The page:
Content: Pushing Those Buttons

Content: Pushing Those Buttons

Posted on December 17, 2011. • Written by Brad Anderson

In a recent post, I mentioned how emotion plays a strong role in a person’s decision to buy a product or service.

Let’s take a look at this in more detail.

In advertising, it’s about more than eliciting an emotional response in the sense of say, an author of the Victorian Age might have done. It needs to be personal and real to the prospect. There’s an old saw from Madison Avenue: “If you can’t touch their hearts, you’ll never touch their money.”And in order to touch a prospective customer’s heart, you need to really understand who s/he is. (If you have ever watched the popular TV series Madmen, you know that there are certain people working in the advertising industry who are paid quite well in order to help executives and creative directors to understand just who those prospective customers are.)

To start, you need to consider exactly who your customers are. How old are they? What do they look like? What demographic(s) are you attempting to appeal to? How do these people think and what books and periodicals are they likely read? What type of entertainment do they enjoy? Where do they get their news?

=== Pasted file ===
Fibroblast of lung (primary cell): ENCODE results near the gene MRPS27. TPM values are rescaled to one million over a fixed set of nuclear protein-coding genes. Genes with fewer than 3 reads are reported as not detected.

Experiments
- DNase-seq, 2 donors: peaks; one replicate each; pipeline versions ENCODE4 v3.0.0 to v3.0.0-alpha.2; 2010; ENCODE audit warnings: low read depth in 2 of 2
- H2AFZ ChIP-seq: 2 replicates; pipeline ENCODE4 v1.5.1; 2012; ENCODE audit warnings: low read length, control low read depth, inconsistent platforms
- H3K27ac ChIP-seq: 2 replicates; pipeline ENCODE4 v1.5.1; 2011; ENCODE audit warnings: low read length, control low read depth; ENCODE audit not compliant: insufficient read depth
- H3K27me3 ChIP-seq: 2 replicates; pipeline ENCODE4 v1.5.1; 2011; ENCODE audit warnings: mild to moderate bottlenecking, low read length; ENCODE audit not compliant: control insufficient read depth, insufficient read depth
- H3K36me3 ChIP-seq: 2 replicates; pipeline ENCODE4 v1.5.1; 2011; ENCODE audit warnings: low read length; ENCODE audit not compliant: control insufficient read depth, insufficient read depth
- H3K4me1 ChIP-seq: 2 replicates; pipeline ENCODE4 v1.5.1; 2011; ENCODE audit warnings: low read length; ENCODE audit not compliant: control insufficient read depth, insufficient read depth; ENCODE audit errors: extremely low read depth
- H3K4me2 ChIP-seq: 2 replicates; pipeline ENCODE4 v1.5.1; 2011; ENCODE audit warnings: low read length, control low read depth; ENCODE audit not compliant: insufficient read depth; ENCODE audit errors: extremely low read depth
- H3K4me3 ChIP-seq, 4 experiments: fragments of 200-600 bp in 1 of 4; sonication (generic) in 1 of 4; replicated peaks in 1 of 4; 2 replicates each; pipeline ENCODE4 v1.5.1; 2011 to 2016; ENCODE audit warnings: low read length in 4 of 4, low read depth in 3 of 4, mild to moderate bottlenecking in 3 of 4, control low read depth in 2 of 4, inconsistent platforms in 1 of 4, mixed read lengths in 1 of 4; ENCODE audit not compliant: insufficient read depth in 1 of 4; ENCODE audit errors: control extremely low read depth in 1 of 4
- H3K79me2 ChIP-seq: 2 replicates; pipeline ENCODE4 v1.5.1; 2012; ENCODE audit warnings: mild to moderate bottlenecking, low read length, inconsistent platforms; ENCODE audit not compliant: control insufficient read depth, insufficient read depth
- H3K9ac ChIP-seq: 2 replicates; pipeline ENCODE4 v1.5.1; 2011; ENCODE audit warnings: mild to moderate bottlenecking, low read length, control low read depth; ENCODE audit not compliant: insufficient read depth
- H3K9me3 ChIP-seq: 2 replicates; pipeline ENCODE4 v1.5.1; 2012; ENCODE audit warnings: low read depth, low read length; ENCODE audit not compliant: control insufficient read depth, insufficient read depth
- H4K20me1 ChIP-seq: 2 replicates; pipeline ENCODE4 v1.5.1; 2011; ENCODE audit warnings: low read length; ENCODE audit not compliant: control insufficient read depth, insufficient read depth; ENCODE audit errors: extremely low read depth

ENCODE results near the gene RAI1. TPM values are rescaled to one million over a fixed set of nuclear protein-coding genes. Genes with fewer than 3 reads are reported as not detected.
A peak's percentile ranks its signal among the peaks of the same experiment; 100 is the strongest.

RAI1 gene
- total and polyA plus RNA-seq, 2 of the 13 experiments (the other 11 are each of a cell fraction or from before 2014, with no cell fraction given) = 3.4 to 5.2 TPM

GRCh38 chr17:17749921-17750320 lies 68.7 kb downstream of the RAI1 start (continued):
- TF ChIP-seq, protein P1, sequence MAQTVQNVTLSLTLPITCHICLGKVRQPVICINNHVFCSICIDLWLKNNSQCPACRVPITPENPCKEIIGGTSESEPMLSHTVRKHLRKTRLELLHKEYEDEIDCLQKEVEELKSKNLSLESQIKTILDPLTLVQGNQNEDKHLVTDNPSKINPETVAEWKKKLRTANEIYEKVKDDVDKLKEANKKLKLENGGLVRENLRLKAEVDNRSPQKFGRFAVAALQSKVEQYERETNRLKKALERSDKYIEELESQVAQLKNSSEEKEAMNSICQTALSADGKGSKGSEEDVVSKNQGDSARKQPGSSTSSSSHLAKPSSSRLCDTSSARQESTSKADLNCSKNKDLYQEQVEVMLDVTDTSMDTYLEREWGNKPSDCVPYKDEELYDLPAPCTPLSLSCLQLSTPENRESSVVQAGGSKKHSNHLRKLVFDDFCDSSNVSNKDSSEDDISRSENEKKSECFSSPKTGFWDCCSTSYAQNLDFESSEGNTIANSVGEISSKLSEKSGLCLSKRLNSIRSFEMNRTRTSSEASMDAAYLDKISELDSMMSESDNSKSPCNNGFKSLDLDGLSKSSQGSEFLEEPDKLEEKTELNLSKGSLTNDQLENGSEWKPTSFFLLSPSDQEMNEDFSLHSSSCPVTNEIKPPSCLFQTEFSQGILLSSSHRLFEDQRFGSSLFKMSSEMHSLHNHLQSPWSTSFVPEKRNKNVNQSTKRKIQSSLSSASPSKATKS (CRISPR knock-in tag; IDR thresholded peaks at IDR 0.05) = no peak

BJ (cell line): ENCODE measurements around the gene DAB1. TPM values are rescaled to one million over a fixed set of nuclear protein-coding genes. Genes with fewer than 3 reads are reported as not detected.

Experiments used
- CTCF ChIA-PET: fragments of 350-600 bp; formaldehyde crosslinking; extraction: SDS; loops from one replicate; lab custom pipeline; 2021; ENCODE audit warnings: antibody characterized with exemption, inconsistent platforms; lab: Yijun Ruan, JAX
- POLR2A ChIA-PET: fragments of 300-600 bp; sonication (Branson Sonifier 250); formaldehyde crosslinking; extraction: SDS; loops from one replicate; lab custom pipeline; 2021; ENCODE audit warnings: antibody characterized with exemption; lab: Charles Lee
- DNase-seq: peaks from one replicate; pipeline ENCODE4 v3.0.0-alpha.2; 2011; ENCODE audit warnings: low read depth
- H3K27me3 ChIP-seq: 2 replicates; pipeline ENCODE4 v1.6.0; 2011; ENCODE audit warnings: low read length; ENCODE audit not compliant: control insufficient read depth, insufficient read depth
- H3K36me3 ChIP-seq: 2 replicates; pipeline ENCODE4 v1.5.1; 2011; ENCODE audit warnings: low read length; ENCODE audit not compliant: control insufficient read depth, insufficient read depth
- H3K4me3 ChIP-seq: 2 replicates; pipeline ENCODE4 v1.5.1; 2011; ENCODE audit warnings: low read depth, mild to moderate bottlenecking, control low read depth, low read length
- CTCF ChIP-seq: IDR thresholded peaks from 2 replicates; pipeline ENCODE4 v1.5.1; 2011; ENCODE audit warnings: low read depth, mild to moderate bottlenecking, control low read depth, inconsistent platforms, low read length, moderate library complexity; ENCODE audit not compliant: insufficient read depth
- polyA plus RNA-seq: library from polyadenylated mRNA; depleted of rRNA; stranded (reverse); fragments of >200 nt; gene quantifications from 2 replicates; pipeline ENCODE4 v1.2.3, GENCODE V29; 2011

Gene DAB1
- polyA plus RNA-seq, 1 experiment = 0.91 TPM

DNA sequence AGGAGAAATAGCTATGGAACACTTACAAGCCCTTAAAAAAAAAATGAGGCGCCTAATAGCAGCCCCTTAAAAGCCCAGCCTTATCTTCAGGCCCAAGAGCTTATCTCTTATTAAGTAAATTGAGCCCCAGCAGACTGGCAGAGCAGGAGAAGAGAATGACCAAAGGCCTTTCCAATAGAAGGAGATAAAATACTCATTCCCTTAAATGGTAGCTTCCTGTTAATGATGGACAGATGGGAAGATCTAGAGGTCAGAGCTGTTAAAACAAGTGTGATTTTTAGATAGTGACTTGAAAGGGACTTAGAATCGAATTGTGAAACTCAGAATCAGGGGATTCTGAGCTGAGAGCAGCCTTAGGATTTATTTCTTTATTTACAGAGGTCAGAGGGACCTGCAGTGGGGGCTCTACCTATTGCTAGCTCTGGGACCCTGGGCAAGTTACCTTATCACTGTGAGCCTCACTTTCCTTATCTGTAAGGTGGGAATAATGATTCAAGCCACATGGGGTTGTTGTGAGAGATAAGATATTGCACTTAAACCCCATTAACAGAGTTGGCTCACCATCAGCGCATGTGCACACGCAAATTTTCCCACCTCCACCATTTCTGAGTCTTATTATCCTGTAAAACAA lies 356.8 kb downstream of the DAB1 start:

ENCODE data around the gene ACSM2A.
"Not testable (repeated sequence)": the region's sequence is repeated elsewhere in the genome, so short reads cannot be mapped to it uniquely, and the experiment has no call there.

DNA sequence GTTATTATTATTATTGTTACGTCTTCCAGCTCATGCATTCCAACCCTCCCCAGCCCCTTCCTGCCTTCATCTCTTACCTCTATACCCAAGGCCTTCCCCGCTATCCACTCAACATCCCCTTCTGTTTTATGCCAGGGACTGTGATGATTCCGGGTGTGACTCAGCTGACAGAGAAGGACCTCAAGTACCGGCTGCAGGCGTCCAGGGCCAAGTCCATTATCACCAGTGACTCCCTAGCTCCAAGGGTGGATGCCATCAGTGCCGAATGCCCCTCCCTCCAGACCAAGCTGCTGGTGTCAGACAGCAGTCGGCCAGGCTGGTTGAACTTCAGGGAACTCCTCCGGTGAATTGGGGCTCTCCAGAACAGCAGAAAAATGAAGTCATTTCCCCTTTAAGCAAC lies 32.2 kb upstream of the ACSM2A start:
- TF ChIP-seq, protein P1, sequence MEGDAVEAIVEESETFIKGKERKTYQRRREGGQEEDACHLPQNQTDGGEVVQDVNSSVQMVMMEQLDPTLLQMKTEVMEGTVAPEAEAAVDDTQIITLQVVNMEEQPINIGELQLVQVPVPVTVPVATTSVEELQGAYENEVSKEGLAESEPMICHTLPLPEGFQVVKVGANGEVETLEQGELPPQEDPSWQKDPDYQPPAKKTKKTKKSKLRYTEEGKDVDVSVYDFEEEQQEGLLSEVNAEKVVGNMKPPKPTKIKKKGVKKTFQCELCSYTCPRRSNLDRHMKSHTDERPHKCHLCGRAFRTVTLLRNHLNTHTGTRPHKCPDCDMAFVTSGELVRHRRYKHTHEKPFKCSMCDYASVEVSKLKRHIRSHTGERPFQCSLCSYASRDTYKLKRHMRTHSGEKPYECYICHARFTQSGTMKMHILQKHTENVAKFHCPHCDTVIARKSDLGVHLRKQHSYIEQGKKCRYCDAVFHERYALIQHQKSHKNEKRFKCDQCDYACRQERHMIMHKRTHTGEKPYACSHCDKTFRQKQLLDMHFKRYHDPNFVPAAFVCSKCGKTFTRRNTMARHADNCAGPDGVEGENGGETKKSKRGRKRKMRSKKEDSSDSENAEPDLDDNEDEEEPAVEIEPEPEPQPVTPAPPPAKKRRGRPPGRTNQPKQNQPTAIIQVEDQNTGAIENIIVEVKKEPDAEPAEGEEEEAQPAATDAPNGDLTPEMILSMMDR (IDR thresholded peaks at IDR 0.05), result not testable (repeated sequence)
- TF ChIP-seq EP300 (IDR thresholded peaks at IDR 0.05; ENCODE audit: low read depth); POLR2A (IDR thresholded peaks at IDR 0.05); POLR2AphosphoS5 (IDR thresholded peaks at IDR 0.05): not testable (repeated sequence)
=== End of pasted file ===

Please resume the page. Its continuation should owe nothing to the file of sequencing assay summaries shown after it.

Next, we need to delve into the most important issues: namely, what excites, frighten, disgusts or pleases them?

Obviously, you cannot know all of this, although there are many Internet resources today that can make learning about this much easier and faster than ever before. (It’s why there are so many companies devoted to collecting, buying and selling personal information.) Depending on who you are writing for, obtaining and analyzing such information can be a very worthwhile investment.

Once you have identified your prospective customers and have gotten to know who they are, you’ll want to think about the emotions that drive them. Now, if you have been paying any attention to what has been going on in society for the past ten years or so, you understand that Fear and Greed are right at the top of that list. Think back to the Y2K scare: how much commerce was generated through fear of our entire cyber network coming to a crashing halt at midnight, 1 January 2000?

At one time in America, Greed was something to be ashamed and embarrassed about. No longer: in the words of Gordon Gekko in The Street, “Greed is good.” Everyone wants more, more – and more. They’re afraid that someone else is getting their share. They’re afraid of being left behind. And they want – more.

There are more emotions that can be used in appealing to prospective customers, which I’ll get into next week.

Brad Anderson

Written by Brad Anderson

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